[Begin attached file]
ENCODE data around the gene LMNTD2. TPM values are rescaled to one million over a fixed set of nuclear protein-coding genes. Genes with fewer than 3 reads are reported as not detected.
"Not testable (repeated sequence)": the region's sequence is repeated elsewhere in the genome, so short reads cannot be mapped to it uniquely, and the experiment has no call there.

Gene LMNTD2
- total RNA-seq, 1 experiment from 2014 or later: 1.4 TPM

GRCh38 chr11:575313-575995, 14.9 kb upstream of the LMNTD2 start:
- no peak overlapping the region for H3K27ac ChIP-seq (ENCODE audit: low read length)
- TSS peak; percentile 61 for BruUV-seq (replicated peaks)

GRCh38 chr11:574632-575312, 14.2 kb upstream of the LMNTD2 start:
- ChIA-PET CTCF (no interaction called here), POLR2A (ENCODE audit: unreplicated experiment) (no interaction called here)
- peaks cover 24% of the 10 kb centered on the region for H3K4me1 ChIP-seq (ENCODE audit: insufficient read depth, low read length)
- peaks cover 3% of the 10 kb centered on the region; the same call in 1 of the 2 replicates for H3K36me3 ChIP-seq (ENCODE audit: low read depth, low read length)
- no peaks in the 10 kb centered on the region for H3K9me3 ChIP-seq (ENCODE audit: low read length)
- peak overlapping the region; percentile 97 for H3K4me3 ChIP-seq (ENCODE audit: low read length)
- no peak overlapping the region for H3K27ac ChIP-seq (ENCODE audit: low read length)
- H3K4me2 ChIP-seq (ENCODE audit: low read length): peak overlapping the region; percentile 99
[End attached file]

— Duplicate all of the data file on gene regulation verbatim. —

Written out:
ENCODE data around the gene LMNTD2. TPM values are rescaled to one million over a fixed set of nuclear protein-coding genes. Genes with fewer than 3 reads are reported as not detected.
"Not testable (repeated sequence)": the region's sequence is repeated elsewhere in the genome, so short reads cannot be mapped to it uniquely, and the experiment has no call there.

Gene LMNTD2
- total RNA-seq, 1 experiment from 2014 or later: 1.4 TPM

GRCh38 chr11:575313-575995, 14.9 kb upstream of the LMNTD2 start:
- no peak overlapping the region for H3K27ac ChIP-seq (ENCODE audit: low read length)
- TSS peak; percentile 61 for BruUV-seq (replicated peaks)

GRCh38 chr11:574632-575312, 14.2 kb upstream of the LMNTD2 start:
- ChIA-PET CTCF (no interaction called here), POLR2A (ENCODE audit: unreplicated experiment) (no interaction called here)
- peaks cover 24% of the 10 kb centered on the region for H3K4me1 ChIP-seq (ENCODE audit: insufficient read depth, low read length)
- peaks cover 3% of the 10 kb centered on the region; the same call in 1 of the 2 replicates for H3K36me3 ChIP-seq (ENCODE audit: low read depth, low read length)
- no peaks in the 10 kb centered on the region for H3K9me3 ChIP-seq (ENCODE audit: low read length)
- peak overlapping the region; percentile 97 for H3K4me3 ChIP-seq (ENCODE audit: low read length)
- no peak overlapping the region for H3K27ac ChIP-seq (ENCODE audit: low read length)
- H3K4me2 ChIP-seq (ENCODE audit: low read length): peak overlapping the region; percentile 99